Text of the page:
Personally, I cringe every time I hear the
expression: “There is no I in teams”.
It suggests that all the strategic planning,
idea generation, implementation and troubleshooting are done by some vaguely
anonymous group of people.
I think about a firing squad. It takes a
dozen people to kill one person because that way no one can be held
I think about bizarre interview teams who are
all in the room at the same time asking pre-designed questions (to be fair!) so
that no one can be blamed if the wrong person is hired.
I think about communism under Mao – where
everyone had to wear the same colorless jumpsuits so that no one would stand
I think about Ayn Rand’s book “Anthem” the
futuristic story of people who had no names, but were given numbers instead –
Switch gears with me – think about sports and
- When you were a child
and your mother forced you to share a favorite toy or game, what was your
- When in High School how
did you feel if someone you knew “stole” your boyfriend or girlfriend?
- How did you feel when as
part of a small study-group team you wound up doing much of the work, but had
to share the credit with some of your more lazy classmates?
- Ladies – what’s your
reaction when you attend a very dressy function and discover someone else
wearing the same dress or gown as you?
- If you were the creator
of a new app that became famous – how would you feel if you didn’t get the
patent or royalties?
Each player has an important role and when the team scores,
the person or persons who made the play is given credit on the news. Yes,
they all work together in harmony as a team, and in fact they each in their own
way contribute to the success (or failure) of the game. However, one or
two people actually made the touchdown, goal or home run.
How do you think a player would feel if he ran
the entire field with the ball and the newscaster talked about someone else
having made the goal?
Workplace is different?
Now, you are going to tell me it is different in
the workplace. In the workplace the emphasis on teams assumes that everyone
is equal – and equally responsible for the work-product.
I’ve seen facilitators interrupt a conversation
flow to announce that X spoke for 5 minutes and now it was Y’s turn – when in
fact the most important information was coming from X.
In our quest to be fair – we tend to step all
over the brightest and most talented people. Instead, we need to respect
and nourish each person’s unique talent and unique gift and work together to
allow it to shine. That’s what happens in a winning sports team.
Let me tell you the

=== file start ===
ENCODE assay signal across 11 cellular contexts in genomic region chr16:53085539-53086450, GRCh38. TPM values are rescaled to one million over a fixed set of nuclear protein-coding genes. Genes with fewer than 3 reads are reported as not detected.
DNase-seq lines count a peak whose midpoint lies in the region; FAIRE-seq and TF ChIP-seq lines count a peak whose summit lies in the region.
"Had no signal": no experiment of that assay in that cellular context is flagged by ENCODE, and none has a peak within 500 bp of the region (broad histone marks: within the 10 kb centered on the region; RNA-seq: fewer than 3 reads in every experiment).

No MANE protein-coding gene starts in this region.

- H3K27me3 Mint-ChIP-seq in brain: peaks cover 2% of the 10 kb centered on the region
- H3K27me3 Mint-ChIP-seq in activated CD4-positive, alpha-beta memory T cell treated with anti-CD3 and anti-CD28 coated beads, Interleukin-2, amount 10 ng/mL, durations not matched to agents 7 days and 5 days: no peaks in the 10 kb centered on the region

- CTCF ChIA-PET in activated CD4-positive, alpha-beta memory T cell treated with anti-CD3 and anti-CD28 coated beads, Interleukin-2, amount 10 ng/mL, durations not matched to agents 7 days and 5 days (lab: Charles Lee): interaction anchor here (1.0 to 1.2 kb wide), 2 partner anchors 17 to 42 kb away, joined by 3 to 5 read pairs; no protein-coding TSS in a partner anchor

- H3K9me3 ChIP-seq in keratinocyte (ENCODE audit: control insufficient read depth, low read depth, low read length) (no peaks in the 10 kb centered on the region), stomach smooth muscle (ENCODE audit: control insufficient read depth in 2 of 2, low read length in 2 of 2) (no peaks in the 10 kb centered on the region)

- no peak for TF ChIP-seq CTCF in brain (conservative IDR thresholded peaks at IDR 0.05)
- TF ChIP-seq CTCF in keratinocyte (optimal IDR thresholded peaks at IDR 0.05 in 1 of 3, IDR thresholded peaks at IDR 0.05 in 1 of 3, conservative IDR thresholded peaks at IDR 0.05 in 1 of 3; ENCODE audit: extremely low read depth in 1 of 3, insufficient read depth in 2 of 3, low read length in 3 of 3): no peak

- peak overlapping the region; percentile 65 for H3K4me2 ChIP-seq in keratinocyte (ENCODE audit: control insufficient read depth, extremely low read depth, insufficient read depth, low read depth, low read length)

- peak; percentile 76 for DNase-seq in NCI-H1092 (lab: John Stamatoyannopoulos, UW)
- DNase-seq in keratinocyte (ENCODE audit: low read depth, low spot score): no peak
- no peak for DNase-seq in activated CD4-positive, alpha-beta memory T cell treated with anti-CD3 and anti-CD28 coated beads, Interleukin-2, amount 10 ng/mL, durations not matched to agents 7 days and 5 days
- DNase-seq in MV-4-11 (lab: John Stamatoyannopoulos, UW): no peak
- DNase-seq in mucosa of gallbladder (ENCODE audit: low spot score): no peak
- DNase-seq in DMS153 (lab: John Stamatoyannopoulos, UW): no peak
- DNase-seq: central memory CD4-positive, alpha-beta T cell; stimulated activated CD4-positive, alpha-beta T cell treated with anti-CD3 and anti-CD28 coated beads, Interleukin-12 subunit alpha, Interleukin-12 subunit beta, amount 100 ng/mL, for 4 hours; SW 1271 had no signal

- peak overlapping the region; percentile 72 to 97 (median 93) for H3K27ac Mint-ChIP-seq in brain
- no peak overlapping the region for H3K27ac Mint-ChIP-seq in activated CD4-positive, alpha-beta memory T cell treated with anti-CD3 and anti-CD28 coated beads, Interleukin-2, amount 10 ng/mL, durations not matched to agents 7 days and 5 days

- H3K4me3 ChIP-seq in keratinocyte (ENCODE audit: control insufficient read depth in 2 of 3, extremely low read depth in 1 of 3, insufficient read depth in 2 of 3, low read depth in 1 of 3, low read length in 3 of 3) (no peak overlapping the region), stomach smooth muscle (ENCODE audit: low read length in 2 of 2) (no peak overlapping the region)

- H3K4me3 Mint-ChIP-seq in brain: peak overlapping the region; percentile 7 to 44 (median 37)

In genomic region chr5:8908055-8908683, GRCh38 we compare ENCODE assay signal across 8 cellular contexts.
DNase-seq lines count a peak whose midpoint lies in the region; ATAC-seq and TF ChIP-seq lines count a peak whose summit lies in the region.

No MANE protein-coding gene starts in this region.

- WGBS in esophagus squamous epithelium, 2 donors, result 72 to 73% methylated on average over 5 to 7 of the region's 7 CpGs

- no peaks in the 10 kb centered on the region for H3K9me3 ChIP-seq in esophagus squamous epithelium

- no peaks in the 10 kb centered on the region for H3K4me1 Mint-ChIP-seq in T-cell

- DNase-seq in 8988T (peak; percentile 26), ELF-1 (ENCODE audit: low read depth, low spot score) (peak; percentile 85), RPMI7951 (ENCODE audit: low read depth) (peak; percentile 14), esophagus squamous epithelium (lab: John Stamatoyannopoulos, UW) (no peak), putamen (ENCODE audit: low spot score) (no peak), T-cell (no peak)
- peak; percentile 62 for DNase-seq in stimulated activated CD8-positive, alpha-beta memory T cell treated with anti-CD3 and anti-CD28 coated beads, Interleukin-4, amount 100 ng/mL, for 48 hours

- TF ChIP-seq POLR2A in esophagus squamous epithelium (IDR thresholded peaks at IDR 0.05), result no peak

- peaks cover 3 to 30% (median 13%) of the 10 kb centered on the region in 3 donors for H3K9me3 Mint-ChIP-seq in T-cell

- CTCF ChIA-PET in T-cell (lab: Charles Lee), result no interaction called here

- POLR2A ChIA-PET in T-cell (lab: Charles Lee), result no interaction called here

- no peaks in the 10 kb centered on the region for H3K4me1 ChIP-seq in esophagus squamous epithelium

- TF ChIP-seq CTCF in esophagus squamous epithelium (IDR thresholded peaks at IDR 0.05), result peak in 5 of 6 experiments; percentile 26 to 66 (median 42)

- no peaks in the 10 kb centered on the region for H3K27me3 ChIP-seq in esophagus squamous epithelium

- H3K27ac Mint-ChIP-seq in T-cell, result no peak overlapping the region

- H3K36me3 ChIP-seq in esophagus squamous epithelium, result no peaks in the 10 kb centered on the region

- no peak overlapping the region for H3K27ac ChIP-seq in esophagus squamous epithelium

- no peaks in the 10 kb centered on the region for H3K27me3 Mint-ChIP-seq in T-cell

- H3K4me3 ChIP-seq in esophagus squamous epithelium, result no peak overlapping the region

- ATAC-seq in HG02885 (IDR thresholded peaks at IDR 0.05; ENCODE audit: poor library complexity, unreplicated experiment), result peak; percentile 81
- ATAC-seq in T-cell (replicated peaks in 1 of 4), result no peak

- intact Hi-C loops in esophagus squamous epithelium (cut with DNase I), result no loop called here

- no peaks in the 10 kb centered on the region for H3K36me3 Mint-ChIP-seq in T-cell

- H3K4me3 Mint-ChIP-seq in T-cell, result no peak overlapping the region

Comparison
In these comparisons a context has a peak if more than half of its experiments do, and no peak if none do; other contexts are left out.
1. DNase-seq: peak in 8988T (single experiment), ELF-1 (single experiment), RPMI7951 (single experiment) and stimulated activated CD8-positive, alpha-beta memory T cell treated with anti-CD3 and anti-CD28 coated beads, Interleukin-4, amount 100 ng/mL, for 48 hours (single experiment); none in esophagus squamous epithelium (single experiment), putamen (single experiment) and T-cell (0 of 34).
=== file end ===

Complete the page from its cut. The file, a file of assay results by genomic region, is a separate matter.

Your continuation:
story of the 20th Century Motor Factory
(Adapted from Ayn Rand’s Atlas Shrugged)
It had the reputation of being the best in the
business. Its trademark stood for quality – excellence. That was one of
many reasons it attracted the best and brightest of engineers and other
staff. Unfortunately, some years after winning many awards for excellence
the original founders died and their adult children (products of one our
ultra-liberal universities) took over the business and created what they
considered to be the best social experiment.
It was to compensate people based on their need
– not on their ability. So, if the janitor had four children he received a
higher rate of pay than the engineer who was single. When someone’s wife
became pregnant, instead of rejoicing, all groaned since it meant less money in
their pockets. The best and the brightest quit. The company failed.
How do you create and
maintain successful teams?
- The most important
element is the leader/facilitator and their ability to see level. It takes
level to see level (Kung Fu – black belts)
- The leader of the
group controls how people interact and show respect for each other. (There
really is no such thing as a leaderless group someone always assumes
member of the group needs to learn about each other – both some personal
stuff and professional stuff – the object is for each of us to learn to
respect the expertise of the other. In other words – Walk in his
needs to have a shared vision, mission and goals.
member needs to be held accountable for his/her role in meeting those
“fair” is not as important as being true.
nice – “don’t say anything unless you have something nice to say” can
destroy the effectiveness of an organization. People need to be able
to “constructively criticize.”
in the team – whether a board of directors, an executive team, or a
work-team all need to learn how to make decisions that are based on some
logical structure – not on favoritism and being loyal to your friend or
and recognitions need to be carefully handled – not just given out to
So – let’s eliminate the phrase: “There is
no I in team” – Instead change it
“Working together we
achieve far more than we could achieve alone”
Labels: achievement, individuality, recognition, team